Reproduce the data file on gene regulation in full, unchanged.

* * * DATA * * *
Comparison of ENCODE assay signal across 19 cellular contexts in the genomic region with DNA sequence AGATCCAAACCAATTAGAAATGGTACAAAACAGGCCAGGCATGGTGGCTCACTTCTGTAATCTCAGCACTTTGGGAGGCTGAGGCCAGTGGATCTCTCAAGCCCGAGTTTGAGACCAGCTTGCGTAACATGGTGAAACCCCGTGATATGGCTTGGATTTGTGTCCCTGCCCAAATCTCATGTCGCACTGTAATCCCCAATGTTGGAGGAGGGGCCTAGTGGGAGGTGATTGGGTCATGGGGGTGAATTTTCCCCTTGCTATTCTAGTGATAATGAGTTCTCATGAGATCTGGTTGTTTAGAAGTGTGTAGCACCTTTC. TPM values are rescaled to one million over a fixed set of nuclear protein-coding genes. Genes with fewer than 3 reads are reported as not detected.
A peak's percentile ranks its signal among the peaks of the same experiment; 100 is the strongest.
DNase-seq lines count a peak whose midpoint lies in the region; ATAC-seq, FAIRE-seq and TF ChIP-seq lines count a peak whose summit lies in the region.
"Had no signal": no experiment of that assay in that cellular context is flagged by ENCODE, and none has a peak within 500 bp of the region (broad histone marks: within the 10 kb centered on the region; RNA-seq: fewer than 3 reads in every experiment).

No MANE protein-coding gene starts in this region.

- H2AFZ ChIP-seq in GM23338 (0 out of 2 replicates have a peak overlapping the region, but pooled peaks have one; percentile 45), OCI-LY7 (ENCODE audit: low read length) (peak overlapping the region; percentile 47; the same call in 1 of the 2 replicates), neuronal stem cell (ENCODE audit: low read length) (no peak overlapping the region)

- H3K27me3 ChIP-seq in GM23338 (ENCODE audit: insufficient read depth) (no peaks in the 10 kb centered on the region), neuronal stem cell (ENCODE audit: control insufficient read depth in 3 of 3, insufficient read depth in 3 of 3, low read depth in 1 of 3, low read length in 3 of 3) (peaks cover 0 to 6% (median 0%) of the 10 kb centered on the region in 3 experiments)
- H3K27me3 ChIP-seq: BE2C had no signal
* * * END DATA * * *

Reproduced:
Comparison of ENCODE assay signal across 19 cellular contexts in the genomic region with DNA sequence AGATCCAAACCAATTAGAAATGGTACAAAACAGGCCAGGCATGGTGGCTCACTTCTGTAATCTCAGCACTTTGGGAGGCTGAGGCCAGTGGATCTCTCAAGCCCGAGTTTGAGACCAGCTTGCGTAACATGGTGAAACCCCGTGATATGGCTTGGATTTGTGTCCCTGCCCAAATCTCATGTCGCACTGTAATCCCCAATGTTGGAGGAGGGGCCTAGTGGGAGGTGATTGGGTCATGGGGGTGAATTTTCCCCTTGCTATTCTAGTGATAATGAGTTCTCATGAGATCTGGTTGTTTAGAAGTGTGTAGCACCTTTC. TPM values are rescaled to one million over a fixed set of nuclear protein-coding genes. Genes with fewer than 3 reads are reported as not detected.
A peak's percentile ranks its signal among the peaks of the same experiment; 100 is the strongest.
DNase-seq lines count a peak whose midpoint lies in the region; ATAC-seq, FAIRE-seq and TF ChIP-seq lines count a peak whose summit lies in the region.
"Had no signal": no experiment of that assay in that cellular context is flagged by ENCODE, and none has a peak within 500 bp of the region (broad histone marks: within the 10 kb centered on the region; RNA-seq: fewer than 3 reads in every experiment).

No MANE protein-coding gene starts in this region.

- H2AFZ ChIP-seq in GM23338 (0 out of 2 replicates have a peak overlapping the region, but pooled peaks have one; percentile 45), OCI-LY7 (ENCODE audit: low read length) (peak overlapping the region; percentile 47; the same call in 1 of the 2 replicates), neuronal stem cell (ENCODE audit: low read length) (no peak overlapping the region)

- H3K27me3 ChIP-seq in GM23338 (ENCODE audit: insufficient read depth) (no peaks in the 10 kb centered on the region), neuronal stem cell (ENCODE audit: control insufficient read depth in 3 of 3, insufficient read depth in 3 of 3, low read depth in 1 of 3, low read length in 3 of 3) (peaks cover 0 to 6% (median 0%) of the 10 kb centered on the region in 3 experiments)
- H3K27me3 ChIP-seq: BE2C had no signal